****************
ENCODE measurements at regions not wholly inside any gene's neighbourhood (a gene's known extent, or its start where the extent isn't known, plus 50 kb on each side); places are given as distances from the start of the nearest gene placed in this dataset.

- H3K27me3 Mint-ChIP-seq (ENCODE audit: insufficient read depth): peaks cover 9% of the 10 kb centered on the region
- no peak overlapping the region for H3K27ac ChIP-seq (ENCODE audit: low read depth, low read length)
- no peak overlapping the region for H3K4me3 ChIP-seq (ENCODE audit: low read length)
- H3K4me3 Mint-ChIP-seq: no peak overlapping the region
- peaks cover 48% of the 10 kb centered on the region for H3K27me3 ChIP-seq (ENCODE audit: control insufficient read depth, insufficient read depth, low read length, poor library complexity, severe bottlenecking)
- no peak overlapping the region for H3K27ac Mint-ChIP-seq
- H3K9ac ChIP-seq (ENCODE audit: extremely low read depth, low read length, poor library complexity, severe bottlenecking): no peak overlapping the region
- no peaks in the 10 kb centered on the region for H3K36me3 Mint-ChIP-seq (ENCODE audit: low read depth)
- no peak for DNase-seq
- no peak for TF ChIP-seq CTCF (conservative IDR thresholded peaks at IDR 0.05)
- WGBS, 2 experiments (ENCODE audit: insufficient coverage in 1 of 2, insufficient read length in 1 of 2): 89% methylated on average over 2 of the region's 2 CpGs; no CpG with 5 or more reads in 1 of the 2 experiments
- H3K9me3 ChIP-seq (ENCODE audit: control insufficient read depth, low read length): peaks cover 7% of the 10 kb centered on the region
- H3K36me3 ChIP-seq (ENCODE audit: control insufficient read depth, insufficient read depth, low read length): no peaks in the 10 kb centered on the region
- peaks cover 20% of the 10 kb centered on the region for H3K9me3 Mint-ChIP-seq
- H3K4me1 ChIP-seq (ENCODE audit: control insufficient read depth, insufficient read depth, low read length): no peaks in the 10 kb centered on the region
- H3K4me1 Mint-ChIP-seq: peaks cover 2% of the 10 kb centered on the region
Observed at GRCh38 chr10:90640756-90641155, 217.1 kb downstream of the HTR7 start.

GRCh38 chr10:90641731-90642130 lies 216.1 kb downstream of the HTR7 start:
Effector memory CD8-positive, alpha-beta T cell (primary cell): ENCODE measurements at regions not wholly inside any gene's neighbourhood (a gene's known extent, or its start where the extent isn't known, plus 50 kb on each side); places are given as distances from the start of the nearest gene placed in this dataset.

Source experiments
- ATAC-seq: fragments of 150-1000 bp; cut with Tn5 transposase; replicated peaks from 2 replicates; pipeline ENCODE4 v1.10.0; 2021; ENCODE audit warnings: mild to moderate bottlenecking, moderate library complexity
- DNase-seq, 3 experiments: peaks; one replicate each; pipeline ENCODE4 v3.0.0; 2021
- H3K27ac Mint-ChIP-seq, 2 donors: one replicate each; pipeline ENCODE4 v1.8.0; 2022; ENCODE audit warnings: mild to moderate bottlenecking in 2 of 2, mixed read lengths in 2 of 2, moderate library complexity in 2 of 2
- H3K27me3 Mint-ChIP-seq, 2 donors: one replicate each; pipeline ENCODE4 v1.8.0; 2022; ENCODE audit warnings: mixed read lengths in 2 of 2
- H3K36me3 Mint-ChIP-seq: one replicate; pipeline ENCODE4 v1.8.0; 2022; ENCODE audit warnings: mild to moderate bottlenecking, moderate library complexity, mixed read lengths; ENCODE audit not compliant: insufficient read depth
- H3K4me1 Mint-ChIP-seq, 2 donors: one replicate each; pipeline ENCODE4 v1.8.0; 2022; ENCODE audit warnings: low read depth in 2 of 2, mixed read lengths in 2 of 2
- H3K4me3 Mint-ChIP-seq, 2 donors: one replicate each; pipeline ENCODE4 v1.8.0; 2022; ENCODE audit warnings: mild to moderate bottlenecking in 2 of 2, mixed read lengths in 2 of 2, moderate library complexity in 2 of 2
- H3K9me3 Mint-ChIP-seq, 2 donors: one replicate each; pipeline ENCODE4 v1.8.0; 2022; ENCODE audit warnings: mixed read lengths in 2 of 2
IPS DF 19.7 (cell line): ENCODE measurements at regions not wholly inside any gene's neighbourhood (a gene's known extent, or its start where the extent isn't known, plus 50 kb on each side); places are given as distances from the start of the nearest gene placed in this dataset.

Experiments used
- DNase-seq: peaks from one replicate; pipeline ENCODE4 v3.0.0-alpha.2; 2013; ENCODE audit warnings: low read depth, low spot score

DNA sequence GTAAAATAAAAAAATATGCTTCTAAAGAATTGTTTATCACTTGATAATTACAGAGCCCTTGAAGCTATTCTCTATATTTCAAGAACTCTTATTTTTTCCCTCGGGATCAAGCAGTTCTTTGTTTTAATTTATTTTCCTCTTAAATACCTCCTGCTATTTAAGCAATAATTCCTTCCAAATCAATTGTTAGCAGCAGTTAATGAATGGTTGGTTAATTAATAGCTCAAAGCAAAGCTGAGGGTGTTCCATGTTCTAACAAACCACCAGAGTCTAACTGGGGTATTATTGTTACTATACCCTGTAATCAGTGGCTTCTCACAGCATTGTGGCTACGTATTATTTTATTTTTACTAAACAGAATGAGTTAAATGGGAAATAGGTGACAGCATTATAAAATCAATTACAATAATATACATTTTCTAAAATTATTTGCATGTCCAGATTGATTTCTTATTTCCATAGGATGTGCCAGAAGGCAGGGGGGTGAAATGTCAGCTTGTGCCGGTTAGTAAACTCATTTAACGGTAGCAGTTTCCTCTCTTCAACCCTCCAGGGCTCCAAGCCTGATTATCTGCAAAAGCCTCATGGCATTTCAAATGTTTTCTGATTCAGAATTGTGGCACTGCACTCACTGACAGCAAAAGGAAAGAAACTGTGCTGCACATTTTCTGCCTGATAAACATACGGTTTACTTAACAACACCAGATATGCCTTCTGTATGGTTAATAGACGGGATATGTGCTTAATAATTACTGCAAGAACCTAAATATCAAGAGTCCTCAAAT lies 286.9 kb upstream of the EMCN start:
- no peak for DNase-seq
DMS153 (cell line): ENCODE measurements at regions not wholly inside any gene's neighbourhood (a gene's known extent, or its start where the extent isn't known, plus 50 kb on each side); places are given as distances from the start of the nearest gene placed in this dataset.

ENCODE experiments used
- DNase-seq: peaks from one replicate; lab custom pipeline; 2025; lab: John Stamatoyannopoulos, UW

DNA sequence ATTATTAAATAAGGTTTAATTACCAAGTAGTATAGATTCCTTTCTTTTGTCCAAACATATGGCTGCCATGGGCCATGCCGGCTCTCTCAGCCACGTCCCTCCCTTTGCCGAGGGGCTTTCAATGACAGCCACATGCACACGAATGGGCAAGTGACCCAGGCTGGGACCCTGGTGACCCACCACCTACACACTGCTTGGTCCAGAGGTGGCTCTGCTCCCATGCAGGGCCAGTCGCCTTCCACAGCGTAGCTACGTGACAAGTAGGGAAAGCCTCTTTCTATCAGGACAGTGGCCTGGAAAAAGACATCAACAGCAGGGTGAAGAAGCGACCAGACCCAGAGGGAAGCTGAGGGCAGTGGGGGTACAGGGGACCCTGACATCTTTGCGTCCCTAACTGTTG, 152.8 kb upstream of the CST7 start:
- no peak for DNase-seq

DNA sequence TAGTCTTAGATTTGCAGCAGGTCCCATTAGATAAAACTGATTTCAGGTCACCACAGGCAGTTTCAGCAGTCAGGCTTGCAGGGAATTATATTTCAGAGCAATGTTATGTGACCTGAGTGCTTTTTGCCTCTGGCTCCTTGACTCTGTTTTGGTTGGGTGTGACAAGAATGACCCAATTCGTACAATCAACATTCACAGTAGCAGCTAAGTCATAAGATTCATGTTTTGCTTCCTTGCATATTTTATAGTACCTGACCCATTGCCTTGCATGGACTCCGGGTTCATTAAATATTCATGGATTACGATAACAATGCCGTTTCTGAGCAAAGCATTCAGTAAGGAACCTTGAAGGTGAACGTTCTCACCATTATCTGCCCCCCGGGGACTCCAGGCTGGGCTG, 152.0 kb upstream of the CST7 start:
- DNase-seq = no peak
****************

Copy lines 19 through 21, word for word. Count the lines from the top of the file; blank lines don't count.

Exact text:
GRCh38 chr10:90641731-90642130 lies 216.1 kb downstream of the HTR7 start:
Effector memory CD8-positive, alpha-beta T cell (primary cell): ENCODE measurements at regions not wholly inside any gene's neighbourhood (a gene's known extent, or its start where the extent isn't known, plus 50 kb on each side); places are given as distances from the start of the nearest gene placed in this dataset.

Source experiments